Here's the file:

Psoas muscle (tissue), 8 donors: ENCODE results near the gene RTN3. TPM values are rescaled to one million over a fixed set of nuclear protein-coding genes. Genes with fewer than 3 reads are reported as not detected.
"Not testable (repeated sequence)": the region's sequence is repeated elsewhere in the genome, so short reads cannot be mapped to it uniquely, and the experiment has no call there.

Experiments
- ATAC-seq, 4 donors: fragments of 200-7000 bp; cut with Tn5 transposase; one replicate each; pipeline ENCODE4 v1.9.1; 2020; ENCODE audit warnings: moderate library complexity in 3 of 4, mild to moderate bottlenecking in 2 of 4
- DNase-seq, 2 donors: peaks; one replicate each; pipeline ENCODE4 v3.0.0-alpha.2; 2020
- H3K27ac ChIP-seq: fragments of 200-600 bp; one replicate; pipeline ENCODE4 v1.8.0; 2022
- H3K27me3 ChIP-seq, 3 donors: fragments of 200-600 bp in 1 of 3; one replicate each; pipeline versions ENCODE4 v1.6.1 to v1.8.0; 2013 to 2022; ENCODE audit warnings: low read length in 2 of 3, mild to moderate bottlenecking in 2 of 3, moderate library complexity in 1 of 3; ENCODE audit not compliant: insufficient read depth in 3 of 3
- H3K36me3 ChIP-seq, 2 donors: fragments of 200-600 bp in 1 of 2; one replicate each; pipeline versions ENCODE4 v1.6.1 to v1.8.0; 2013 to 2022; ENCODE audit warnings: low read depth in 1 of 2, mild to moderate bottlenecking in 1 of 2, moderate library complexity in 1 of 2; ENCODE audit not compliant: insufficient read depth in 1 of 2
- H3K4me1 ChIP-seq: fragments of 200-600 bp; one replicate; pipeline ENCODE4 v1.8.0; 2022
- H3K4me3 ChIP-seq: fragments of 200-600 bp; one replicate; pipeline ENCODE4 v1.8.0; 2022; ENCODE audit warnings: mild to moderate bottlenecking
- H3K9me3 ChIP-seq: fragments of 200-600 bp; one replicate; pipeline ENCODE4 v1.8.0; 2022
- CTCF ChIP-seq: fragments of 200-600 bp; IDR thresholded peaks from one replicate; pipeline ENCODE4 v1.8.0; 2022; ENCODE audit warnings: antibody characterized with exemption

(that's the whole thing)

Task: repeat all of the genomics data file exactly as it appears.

Psoas muscle (tissue), 8 donors: ENCODE results near the gene RTN3. TPM values are rescaled to one million over a fixed set of nuclear protein-coding genes. Genes with fewer than 3 reads are reported as not detected.
"Not testable (repeated sequence)": the region's sequence is repeated elsewhere in the genome, so short reads cannot be mapped to it uniquely, and the experiment has no call there.

Experiments
- ATAC-seq, 4 donors: fragments of 200-7000 bp; cut with Tn5 transposase; one replicate each; pipeline ENCODE4 v1.9.1; 2020; ENCODE audit warnings: moderate library complexity in 3 of 4, mild to moderate bottlenecking in 2 of 4
- DNase-seq, 2 donors: peaks; one replicate each; pipeline ENCODE4 v3.0.0-alpha.2; 2020
- H3K27ac ChIP-seq: fragments of 200-600 bp; one replicate; pipeline ENCODE4 v1.8.0; 2022
- H3K27me3 ChIP-seq, 3 donors: fragments of 200-600 bp in 1 of 3; one replicate each; pipeline versions ENCODE4 v1.6.1 to v1.8.0; 2013 to 2022; ENCODE audit warnings: low read length in 2 of 3, mild to moderate bottlenecking in 2 of 3, moderate library complexity in 1 of 3; ENCODE audit not compliant: insufficient read depth in 3 of 3
- H3K36me3 ChIP-seq, 2 donors: fragments of 200-600 bp in 1 of 2; one replicate each; pipeline versions ENCODE4 v1.6.1 to v1.8.0; 2013 to 2022; ENCODE audit warnings: low read depth in 1 of 2, mild to moderate bottlenecking in 1 of 2, moderate library complexity in 1 of 2; ENCODE audit not compliant: insufficient read depth in 1 of 2
- H3K4me1 ChIP-seq: fragments of 200-600 bp; one replicate; pipeline ENCODE4 v1.8.0; 2022
- H3K4me3 ChIP-seq: fragments of 200-600 bp; one replicate; pipeline ENCODE4 v1.8.0; 2022; ENCODE audit warnings: mild to moderate bottlenecking
- H3K9me3 ChIP-seq: fragments of 200-600 bp; one replicate; pipeline ENCODE4 v1.8.0; 2022
- CTCF ChIP-seq: fragments of 200-600 bp; IDR thresholded peaks from one replicate; pipeline ENCODE4 v1.8.0; 2022; ENCODE audit warnings: antibody characterized with exemption